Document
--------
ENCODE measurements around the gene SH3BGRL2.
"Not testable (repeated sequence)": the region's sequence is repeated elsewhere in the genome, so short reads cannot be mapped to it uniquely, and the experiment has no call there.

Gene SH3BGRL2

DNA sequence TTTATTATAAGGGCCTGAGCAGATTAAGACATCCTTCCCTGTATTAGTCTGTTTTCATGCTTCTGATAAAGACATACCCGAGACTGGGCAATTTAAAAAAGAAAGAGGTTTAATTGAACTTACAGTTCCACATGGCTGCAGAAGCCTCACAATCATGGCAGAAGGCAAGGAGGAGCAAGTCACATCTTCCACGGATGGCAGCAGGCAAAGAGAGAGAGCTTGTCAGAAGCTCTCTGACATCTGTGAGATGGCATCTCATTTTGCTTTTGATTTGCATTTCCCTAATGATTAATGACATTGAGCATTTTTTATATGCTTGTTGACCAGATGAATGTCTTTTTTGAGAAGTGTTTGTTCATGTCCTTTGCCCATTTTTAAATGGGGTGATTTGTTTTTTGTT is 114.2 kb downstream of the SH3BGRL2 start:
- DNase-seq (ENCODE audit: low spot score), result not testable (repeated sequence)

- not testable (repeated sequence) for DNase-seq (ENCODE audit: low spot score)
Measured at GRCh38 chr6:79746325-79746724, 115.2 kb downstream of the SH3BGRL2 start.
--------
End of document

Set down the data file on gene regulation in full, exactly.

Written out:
ENCODE measurements around the gene SH3BGRL2.
"Not testable (repeated sequence)": the region's sequence is repeated elsewhere in the genome, so short reads cannot be mapped to it uniquely, and the experiment has no call there.

Gene SH3BGRL2

DNA sequence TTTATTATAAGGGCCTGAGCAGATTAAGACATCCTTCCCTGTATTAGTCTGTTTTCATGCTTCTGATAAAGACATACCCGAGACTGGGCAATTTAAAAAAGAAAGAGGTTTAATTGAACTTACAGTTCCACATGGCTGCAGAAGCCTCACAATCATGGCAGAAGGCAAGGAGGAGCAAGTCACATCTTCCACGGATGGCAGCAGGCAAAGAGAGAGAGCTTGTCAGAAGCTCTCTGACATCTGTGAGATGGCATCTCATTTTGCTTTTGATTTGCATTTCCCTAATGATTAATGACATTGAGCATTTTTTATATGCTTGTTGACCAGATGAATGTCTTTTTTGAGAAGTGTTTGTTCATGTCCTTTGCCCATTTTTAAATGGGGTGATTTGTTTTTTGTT is 114.2 kb downstream of the SH3BGRL2 start:
- DNase-seq (ENCODE audit: low spot score), result not testable (repeated sequence)

- not testable (repeated sequence) for DNase-seq (ENCODE audit: low spot score)
Measured at GRCh38 chr6:79746325-79746724, 115.2 kb downstream of the SH3BGRL2 start.